Rain Forest Myths
jcampbell90 at hotmail.com
Mon Oct 9 08:25:48 EST 2000
Karl Davies wrote in message <39DDB9F5.D37610C5 at daviesand.com>...
They flew over it and met all the environmental authorities! They studied satellite pictures of the entire area! This is "good science?" Sheesh!
Unfounded conjecture is persuading nobody. Comments like yours have inspired
my own involvement in countering the wrong thinking out there. Stott backs
his findings with data, not conjecture.
What data??? I didn't see any data in that rant you copied. When Moore and Stott did their thing earlier this year, they didn't gather any data. They didn't reference any data by others either. These guys are CORPORATE PROPAGANDISTS, pure and simple. They're running interference for corporate clearcutters and high-graders who want to cut more rainforest timber. Here's what they were trying to counteract (copied from http://www.solcomhouse.com/rainforest.html):
Why is it that you expect of others what you don't provide? Researchers are entitled to make general statements via articles, based on their research. It isn't necessary to always include the data itself. Data is available upon request. Your own observations are deficient in data, appearing purely subjective and un-founded "rantings" as you put it. You make a charge here that is unfounded speculation out of inner fears. Find data and be objective. Otherwise, increase your respectability by either agreeing or disagreeing with statements, and offering your own thoughts based on something besides your fears.
A report in the current issue of Nature Magazine puts in doubt
the official Brazilian Government report of destruction of the
Rainforest. The real extent of rainforest damage in the Amazon
is more than twice as great as present estimates suggest,
The report says field surveys of logging and burning show far
more deforestation than satellite monitoring has revealed. The
researchers are based at several Brazilian and US institutions,
including the Woods Hole Research Center, Massachusetts.
They interviewed 1,393 wood mill operators, representing more
than half the mills in 75 Amazonian logging centers. They also
interviewed 202 landlords, whose properties covered 9,200 sq
At todays satellite and aerial photo resolutions, there is no excuse
for inability to "see" the truth about rainforest conditions. Its there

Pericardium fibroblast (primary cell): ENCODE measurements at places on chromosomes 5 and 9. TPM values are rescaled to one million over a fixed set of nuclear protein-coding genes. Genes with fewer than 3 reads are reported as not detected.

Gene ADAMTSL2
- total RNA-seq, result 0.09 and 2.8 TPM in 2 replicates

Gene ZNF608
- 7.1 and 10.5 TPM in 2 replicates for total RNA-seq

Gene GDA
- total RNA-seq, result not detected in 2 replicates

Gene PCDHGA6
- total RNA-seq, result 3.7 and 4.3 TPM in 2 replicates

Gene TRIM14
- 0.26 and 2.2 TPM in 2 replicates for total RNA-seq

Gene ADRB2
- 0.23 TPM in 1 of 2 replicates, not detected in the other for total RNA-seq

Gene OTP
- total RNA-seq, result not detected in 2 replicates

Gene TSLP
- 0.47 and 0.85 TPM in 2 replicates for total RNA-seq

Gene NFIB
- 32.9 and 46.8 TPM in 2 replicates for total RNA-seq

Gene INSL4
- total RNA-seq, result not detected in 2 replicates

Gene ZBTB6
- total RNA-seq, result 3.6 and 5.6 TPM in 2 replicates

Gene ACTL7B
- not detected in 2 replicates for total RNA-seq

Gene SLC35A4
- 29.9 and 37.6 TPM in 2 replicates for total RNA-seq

and available for all to see. Order your own and take a look. It
doesn't take a genius. Mill location and available desired stock
are simply not in the same economic sphere.
One specific area of the Rainforest in Brazil was classified as
62% forested according to conventional deforestation mapping
. But the study found that only about a tenth of the area
classified as forest actually supported undisturbed forest. The
researchers say the failure so far to register the much greater
loss rate they have discovered is because the loggers reduce
tree cover, but do not eliminate it.
Good forestry. More thinning, less clearcutting, maintaining
[KD Note: This is called HIGH-GRADING, ie, cutting the best and leaving the rest.]
Have you seen the statistics on that? Without data I would assume the choices are
mostly species and minimum stump diameter. In remote areas like those, tree size
is extremely important for hauling economy. Mature trees are the 'victims', not species
The research also discovered
that fires burning on the surface consume large areas of forest
which again are not recorded. And where logging and fires have
caused damage the vegetation will grow back fast enough to
mask the true state of the Rainforest and distort the findings of a
We have models for photo interpretation based on ground observation. Trained
interpreters aren't fooled- only novices are. Conversions to agri employ large-scale
burning of slash. If anyone has a 'beef' over that, it is with the agri folks there.
I see little GREEN complaint/connections to sharing of problems among agri
interests, which far out-weigh logging interests. It's the same problem in US
river bottoms. Agri is converting bottomland forest without a wimper from
opponents of clearcutting. I witness thousands of acres of conversion, and never
"Satellite-based deforestation monitoring is an essential tool in
studies of human effects on tropical forests, because it
documents the most extreme form of land use, over large areas,
and at low cost. But this monitoring needs to be expanded to
include forests affected by logging and surface fire if it is to
accurately reflect the full magnitude of human influences on
tropical forests."researchers said in the report.
The author needs a remote sensing introduction course to get eyes opened.
The technology is sufficient. The problem is the resource in the wrong hands.
Karl Davies, Practicing Forester
I tried to email this address and get consistent failures of delivery.
Jim Campbell, forester
jcampbell90 at hotmail.com
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